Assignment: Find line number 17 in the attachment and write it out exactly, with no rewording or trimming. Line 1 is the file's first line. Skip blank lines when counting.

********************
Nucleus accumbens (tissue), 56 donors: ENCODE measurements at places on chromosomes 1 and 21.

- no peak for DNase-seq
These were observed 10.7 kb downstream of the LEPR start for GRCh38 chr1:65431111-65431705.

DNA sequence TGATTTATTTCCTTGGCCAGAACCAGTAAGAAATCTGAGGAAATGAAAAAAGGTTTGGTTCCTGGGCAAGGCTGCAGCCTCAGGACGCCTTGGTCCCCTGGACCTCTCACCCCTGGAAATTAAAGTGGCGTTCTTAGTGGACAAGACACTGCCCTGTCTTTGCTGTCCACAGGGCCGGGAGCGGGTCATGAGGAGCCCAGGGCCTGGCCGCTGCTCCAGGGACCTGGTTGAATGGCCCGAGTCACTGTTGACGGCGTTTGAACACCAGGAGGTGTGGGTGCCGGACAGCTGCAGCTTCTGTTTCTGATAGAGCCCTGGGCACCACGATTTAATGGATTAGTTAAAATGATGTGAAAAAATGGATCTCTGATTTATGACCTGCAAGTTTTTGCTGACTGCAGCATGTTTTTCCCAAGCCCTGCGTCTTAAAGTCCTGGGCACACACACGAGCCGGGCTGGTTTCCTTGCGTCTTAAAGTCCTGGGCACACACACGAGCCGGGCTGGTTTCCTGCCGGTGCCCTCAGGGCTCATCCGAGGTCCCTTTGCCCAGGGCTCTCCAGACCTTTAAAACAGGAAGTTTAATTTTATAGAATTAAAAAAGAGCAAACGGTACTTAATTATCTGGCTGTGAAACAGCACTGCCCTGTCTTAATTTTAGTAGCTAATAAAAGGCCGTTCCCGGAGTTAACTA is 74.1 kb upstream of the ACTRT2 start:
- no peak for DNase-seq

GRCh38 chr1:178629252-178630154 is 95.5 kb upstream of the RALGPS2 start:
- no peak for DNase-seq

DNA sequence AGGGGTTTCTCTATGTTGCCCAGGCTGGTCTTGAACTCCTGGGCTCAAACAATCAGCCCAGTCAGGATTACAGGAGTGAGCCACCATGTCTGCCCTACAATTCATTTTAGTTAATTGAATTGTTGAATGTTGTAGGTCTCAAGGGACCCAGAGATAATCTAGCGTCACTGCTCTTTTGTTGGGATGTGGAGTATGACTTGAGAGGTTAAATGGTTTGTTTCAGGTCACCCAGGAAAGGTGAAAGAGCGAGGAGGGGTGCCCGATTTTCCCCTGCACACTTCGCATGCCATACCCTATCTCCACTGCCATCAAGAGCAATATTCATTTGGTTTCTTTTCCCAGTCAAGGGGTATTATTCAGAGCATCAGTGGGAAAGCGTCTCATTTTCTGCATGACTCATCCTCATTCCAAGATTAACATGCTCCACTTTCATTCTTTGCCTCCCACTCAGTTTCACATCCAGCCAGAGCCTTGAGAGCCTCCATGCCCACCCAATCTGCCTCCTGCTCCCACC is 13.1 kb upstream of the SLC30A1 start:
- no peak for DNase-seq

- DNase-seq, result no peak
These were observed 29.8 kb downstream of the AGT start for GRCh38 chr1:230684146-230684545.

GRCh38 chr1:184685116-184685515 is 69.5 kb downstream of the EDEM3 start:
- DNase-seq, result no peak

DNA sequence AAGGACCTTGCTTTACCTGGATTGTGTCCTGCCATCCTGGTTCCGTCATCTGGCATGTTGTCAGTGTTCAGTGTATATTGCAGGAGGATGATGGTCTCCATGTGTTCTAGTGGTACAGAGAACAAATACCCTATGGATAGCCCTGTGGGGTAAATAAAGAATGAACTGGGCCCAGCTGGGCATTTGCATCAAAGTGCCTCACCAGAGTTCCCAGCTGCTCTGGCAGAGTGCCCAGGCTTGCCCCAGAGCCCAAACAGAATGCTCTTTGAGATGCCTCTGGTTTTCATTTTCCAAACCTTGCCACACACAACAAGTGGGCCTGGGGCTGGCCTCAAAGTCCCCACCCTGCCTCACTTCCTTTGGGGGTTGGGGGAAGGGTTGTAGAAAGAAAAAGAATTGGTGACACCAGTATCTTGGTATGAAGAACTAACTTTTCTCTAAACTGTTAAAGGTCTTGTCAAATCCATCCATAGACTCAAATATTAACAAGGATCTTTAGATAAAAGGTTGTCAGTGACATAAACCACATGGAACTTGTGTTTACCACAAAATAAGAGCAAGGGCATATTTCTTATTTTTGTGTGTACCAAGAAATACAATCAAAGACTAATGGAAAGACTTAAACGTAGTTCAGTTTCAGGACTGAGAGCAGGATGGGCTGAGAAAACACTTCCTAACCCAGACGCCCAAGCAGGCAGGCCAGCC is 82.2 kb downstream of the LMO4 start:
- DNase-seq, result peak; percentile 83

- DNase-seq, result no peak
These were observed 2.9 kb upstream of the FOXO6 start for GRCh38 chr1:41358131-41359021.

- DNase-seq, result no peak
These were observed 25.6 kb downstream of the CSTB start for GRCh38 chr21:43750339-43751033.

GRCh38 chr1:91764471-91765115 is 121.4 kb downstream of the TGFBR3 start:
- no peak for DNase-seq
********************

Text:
These were observed 2.9 kb upstream of the FOXO6 start for GRCh38 chr1:41358131-41359021.